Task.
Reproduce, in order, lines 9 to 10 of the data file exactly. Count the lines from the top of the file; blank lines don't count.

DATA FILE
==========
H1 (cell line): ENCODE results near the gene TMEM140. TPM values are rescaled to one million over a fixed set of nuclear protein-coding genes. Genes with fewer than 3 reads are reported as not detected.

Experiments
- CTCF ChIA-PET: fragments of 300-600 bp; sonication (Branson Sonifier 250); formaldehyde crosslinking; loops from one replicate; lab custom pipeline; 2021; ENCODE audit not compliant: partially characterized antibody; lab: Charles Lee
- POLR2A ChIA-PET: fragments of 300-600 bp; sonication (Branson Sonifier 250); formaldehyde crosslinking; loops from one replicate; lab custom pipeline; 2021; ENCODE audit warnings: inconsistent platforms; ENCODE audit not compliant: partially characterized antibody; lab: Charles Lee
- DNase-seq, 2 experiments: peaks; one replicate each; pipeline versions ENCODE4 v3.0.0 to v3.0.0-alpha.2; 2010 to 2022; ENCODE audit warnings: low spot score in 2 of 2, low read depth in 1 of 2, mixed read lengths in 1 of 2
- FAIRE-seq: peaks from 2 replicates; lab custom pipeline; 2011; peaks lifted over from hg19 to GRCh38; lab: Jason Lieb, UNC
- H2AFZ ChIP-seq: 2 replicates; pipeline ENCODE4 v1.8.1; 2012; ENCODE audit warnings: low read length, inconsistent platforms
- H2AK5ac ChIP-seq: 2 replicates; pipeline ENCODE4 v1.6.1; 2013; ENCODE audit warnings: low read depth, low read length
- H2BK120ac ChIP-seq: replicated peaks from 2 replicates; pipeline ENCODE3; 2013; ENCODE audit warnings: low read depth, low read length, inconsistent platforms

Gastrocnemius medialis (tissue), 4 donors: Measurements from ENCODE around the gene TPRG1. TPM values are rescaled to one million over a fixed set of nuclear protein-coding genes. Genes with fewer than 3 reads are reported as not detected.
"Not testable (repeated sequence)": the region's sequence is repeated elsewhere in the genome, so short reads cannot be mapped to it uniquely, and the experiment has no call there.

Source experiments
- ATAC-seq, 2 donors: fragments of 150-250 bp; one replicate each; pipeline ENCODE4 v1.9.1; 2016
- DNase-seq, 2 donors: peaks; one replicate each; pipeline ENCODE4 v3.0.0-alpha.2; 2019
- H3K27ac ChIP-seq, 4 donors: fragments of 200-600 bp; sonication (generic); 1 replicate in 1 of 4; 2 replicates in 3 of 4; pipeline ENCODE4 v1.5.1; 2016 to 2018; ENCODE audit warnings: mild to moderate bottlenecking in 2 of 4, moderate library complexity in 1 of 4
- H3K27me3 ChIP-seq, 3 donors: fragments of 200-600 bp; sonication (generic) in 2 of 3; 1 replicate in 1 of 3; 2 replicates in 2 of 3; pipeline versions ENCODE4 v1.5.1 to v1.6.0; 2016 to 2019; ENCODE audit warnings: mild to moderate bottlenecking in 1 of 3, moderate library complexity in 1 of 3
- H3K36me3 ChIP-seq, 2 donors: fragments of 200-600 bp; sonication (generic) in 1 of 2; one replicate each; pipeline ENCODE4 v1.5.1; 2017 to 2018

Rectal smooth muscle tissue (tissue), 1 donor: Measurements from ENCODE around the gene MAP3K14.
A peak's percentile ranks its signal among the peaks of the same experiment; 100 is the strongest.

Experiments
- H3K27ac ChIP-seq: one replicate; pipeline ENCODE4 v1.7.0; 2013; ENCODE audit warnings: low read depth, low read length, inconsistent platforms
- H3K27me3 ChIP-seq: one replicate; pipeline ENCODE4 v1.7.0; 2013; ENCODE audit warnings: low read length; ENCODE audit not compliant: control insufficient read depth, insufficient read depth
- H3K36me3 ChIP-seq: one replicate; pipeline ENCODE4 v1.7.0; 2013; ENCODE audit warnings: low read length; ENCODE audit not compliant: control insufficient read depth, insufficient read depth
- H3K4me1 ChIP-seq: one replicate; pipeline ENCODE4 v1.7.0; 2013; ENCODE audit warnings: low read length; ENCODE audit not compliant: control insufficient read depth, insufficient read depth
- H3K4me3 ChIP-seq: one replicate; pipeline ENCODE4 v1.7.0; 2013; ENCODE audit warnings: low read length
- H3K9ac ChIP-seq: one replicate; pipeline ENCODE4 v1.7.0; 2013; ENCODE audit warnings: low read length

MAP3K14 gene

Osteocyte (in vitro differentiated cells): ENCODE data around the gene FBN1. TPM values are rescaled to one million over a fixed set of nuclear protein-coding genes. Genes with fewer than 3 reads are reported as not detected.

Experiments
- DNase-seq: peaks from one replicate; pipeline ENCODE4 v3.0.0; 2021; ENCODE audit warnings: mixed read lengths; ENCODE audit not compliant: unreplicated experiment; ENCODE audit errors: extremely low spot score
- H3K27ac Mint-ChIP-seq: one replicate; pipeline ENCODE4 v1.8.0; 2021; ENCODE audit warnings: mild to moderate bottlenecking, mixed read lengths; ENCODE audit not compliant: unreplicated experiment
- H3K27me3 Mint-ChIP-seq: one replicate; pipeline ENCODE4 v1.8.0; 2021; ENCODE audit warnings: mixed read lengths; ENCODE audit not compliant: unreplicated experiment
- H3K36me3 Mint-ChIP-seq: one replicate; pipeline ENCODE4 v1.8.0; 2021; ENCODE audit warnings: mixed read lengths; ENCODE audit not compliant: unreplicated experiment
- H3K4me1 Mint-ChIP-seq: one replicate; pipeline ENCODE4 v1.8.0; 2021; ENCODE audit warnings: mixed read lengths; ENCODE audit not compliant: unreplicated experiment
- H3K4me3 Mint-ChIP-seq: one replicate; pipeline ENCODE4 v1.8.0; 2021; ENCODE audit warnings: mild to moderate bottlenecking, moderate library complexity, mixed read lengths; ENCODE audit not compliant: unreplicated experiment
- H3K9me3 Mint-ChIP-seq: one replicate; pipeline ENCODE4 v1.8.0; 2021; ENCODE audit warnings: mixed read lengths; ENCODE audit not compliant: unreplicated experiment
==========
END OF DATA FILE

- H2BK120ac ChIP-seq: replicated peaks from 2 replicates; pipeline ENCODE3; 2013; ENCODE audit warnings: low read depth, low read length, inconsistent platforms

Gastrocnemius medialis (tissue), 4 donors: Measurements from ENCODE around the gene TPRG1. TPM values are rescaled to one million over a fixed set of nuclear protein-coding genes. Genes with fewer than 3 reads are reported as not detected.